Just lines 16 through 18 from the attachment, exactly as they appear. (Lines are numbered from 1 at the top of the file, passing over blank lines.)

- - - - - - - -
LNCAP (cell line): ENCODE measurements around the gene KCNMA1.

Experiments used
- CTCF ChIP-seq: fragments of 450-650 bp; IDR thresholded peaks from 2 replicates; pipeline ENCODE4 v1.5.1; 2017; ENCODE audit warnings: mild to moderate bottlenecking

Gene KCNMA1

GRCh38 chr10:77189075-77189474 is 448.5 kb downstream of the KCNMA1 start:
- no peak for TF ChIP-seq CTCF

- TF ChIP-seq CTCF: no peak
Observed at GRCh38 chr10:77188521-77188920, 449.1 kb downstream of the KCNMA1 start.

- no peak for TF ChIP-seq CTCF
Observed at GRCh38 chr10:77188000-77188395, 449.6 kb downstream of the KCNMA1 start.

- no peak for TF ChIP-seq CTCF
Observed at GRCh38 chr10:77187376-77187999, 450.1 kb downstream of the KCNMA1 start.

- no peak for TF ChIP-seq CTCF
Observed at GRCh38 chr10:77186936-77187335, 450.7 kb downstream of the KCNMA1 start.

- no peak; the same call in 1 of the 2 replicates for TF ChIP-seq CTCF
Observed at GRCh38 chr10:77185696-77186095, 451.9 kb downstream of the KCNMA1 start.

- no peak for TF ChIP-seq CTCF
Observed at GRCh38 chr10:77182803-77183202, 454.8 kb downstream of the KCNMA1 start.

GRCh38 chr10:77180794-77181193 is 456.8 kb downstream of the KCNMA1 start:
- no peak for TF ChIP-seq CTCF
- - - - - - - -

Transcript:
Observed at GRCh38 chr10:77185696-77186095, 451.9 kb downstream of the KCNMA1 start.

- no peak for TF ChIP-seq CTCF
Observed at GRCh38 chr10:77182803-77183202, 454.8 kb downstream of the KCNMA1 start.